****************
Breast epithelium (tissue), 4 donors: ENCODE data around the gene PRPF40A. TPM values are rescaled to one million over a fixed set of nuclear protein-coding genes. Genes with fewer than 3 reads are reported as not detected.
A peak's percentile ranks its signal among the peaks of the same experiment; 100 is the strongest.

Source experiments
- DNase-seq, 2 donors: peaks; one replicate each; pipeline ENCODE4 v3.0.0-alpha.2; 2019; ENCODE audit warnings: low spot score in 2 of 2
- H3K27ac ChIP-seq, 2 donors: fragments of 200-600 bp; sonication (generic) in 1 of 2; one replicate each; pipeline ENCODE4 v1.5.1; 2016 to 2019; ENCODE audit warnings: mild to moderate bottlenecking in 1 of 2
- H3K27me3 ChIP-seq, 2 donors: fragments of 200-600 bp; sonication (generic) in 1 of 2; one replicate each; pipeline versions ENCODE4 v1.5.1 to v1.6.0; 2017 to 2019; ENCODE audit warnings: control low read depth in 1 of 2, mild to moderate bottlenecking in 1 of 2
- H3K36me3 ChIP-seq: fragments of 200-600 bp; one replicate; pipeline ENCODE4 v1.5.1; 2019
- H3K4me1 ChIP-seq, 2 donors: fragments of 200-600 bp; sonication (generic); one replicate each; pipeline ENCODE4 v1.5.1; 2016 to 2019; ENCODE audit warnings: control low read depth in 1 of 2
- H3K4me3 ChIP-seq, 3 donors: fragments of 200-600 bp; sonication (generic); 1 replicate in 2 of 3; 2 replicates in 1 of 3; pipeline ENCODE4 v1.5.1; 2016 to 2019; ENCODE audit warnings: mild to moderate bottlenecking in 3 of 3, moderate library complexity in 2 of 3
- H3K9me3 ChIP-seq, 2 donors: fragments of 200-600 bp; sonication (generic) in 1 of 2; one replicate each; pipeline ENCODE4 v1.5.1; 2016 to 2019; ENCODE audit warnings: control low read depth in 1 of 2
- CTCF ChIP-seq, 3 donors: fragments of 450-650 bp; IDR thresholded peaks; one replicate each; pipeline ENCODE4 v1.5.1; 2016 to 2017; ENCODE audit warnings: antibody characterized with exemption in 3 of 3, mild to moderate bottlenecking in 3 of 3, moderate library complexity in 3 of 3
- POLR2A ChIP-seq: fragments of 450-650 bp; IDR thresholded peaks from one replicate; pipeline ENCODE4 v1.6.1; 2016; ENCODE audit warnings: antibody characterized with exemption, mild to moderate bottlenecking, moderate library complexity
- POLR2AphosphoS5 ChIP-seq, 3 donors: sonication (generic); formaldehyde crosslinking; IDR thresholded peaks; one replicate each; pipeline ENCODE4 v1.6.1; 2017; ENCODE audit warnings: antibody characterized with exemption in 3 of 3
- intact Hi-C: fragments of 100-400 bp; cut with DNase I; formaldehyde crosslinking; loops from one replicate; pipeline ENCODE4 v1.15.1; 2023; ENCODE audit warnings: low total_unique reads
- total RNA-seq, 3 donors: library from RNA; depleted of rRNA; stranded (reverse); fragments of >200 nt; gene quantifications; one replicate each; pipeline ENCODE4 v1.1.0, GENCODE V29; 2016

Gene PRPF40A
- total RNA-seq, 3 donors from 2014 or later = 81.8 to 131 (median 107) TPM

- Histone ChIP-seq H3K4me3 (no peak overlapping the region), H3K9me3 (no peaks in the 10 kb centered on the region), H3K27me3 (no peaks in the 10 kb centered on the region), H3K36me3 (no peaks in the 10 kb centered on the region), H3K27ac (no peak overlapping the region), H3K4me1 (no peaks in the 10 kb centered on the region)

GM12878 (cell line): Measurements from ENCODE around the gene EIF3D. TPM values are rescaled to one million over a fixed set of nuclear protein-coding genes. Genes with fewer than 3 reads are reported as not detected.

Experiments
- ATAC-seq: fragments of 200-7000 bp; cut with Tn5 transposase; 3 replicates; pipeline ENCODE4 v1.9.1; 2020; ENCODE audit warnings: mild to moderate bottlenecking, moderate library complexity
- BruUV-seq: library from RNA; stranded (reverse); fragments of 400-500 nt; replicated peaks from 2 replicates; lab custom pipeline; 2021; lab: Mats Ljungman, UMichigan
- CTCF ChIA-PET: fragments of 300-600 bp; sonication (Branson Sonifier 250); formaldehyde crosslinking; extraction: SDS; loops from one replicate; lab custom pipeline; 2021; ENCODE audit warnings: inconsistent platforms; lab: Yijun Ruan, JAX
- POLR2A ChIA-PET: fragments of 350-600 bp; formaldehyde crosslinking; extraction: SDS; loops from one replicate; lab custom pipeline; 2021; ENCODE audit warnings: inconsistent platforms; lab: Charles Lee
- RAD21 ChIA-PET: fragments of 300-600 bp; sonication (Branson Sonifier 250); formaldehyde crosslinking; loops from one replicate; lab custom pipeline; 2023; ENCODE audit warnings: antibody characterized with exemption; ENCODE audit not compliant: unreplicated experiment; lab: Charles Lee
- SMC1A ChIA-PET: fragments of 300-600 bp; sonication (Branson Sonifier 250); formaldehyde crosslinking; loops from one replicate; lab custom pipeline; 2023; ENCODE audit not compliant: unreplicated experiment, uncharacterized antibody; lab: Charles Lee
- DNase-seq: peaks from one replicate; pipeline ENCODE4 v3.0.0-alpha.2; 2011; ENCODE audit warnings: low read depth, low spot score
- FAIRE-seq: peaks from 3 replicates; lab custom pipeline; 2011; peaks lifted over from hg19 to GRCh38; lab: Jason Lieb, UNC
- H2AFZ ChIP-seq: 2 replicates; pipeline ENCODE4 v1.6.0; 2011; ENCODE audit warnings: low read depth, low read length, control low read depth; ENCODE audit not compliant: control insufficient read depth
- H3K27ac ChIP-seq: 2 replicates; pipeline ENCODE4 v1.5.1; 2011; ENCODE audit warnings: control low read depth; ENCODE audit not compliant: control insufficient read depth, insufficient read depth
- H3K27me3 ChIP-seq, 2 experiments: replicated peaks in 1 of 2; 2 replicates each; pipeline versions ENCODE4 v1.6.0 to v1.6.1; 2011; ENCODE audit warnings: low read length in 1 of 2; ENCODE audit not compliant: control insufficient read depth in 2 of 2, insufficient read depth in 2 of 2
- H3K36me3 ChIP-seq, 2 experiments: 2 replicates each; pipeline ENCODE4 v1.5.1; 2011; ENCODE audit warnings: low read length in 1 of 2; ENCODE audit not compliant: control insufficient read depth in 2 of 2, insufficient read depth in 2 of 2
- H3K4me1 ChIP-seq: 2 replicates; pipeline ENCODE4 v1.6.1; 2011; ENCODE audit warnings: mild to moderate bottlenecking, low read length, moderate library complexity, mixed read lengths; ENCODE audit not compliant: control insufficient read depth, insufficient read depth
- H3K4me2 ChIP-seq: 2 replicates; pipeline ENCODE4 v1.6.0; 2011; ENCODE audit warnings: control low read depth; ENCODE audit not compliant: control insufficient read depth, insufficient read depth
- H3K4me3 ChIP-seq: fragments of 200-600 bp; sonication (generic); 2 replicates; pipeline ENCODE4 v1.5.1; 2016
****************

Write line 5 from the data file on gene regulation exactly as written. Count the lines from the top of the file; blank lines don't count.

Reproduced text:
- H3K27ac ChIP-seq, 2 donors: fragments of 200-600 bp; sonication (generic) in 1 of 2; one replicate each; pipeline ENCODE4 v1.5.1; 2016 to 2019; ENCODE audit warnings: mild to moderate bottlenecking in 1 of 2